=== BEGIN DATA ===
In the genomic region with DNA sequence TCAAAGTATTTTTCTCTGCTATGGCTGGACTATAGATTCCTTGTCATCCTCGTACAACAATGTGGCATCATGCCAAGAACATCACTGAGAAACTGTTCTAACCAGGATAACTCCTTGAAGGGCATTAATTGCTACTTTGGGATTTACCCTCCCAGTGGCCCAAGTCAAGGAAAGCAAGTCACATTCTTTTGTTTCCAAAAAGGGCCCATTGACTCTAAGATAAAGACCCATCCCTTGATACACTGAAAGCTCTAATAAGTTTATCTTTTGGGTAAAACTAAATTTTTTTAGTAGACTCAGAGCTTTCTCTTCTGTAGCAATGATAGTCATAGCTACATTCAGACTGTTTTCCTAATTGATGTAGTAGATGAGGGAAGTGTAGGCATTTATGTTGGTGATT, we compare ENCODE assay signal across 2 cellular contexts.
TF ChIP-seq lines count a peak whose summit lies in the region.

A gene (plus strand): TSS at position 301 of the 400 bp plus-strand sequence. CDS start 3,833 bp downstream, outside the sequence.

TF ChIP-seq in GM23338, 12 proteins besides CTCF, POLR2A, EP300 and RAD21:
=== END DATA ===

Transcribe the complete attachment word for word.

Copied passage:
In the genomic region with DNA sequence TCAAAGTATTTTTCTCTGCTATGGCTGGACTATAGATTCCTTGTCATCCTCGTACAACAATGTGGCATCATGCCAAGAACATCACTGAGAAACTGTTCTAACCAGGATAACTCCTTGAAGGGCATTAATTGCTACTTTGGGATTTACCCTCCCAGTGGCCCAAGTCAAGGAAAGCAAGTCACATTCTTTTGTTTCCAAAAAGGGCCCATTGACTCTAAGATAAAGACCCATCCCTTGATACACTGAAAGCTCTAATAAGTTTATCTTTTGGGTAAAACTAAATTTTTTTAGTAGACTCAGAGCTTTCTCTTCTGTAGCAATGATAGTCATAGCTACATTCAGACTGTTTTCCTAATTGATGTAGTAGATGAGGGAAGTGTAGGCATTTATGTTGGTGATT, we compare ENCODE assay signal across 2 cellular contexts.
TF ChIP-seq lines count a peak whose summit lies in the region.

A gene (plus strand): TSS at position 301 of the 400 bp plus-strand sequence. CDS start 3,833 bp downstream, outside the sequence.

TF ChIP-seq in GM23338, 12 proteins besides CTCF, POLR2A, EP300 and RAD21: